I was working in some really terrible jobs before I got into communications. During that period, in my despair, I spoke to a rather successful uncle about my predicament. He said that I should try and learn something in each of these roles, because what I’d learn would be helpful to me in later life. This was something that was hard to take at the time, but it was true. For example, the year I spent cold-calling and selling coach travel holidays did actually teach me a huge amount about selling a product.
What do you think it takes to be a successful leader in 2016?
I wasn’t a CEO in 2015 so I can’t compare it to any other year, but what you need to do to be successful as a business seems really clear to me. First of all, you need to get the business economics right. Secondly, you need to hire the best people and put them in the right jobs. Thirdly, you have to create a culture of great ambition at work because if you are excited about the campaigns that you’re proposing you’ll be excited about delivering them, and ultimately the success of an agency is based on whether you have delivered or failed.
In ten years’ time, what do you think will be the biggest changes in the global communications industry?
I think the biggest change will be who is telling the story. In the old days, it was primarily an advertising approach where you bought a space and you placed your messages telling people about your product. Those days are gone. In the past twenty years, there has been a bigger overlap between that and public relations with an increased value placed upon independent editorial written by journalists. However, we’re now moving into the age of consumer-generated content, so we have new opportunities that five years ago would have been unheard of. Now we have authentic, independent individuals who are endorsing a product. They are much more believable too. So I’d say the future of comms is about how we make that transition towards encouraging people to create things that don’t look like commercials.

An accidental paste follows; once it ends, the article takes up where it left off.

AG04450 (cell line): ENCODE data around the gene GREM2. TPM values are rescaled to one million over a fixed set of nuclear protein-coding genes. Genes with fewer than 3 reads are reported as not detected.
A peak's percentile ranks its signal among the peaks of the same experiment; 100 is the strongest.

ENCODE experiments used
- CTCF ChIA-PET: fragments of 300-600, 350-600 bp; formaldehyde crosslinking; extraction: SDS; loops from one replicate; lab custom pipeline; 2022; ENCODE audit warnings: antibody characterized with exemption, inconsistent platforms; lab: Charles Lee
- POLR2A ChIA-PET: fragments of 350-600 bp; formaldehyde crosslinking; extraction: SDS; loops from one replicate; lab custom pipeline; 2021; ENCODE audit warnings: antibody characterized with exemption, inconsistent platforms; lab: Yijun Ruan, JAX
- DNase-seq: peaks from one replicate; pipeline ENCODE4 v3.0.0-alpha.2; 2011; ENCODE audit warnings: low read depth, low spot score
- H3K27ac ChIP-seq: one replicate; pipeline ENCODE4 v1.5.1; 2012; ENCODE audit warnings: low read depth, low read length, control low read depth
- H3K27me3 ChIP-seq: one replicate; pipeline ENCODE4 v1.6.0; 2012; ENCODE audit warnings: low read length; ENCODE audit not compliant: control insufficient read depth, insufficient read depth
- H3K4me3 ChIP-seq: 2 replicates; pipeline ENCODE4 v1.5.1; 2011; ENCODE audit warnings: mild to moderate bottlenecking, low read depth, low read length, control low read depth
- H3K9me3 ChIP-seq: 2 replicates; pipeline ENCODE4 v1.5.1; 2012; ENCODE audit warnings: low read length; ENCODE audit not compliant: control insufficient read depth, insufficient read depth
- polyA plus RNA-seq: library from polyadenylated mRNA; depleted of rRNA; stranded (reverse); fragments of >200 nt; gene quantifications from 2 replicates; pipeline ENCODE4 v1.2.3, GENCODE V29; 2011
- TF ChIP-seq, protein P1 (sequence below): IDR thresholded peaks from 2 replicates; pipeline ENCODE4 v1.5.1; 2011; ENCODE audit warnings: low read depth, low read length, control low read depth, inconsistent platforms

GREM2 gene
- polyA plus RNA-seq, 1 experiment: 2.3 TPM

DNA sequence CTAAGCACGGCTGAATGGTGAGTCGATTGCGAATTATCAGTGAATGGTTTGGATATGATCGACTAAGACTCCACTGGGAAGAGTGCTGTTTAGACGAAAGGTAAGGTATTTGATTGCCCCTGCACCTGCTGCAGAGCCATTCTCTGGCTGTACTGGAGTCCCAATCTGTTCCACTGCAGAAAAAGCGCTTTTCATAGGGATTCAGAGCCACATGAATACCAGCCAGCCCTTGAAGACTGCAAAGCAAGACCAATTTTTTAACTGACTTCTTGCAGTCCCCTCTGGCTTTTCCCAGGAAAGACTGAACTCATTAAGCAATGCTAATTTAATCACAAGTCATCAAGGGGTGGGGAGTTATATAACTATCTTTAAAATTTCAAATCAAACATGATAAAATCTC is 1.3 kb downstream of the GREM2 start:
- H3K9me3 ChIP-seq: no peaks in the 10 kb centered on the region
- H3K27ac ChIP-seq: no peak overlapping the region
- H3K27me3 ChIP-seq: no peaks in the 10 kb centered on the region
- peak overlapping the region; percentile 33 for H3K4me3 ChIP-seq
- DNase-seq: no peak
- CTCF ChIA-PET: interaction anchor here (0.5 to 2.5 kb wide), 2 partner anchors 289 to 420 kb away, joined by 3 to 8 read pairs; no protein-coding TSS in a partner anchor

What are the three words that best describe you as a communicator?
To the point.
What keeps you motivated to keep on working in this industry?
I love working with people who like making changes, taking decisions and proposing ideas. It’s not to say that you can’t be a realist too, but if you have a passion for those three things then you’ll be jumping out of bed in the morning to come into the agency. This is the culture I try to encourage. Everyone in my agency is motivated to come up with something interesting. Keeping motivated isn’t an issue for me, my problem is actually switching off, rather than switching on.
Tell us a bit more about THRSXTY?
We are a communications agency of about 20 people and we specialise in PR, events, and social influencing. It started around six years ago and I came in this year to inject some experience and share some of what I’ve learned. Already, we’ve done some great stuff. On the PR side, two recent things spring to mind. We have helped put Japanese whisky on the map with Suntory, and I thought our Evian campaign at Wimbledon was excellent. Our international event work with Patrón is also very impressive. We are a dynamic, mid-size agency that will grow by around 70% this year and I’m proud to be a part of it.
What is your dream role in communications?
Had you asked me that while I was in any of my previous roles I would have had an answer, but in this case, I feel like I’ve been waiting for this job all my life. I love being free to make my own decisions and take the business exactly where I want it to go.
If you weren’t working in communications, what would you be doing?
It’s hard to say as I’m blessed with many hobbies… I’d probably be racing cars, but to my eternal disappointment, I'm rather better at comms.
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Posted on 17.08.2016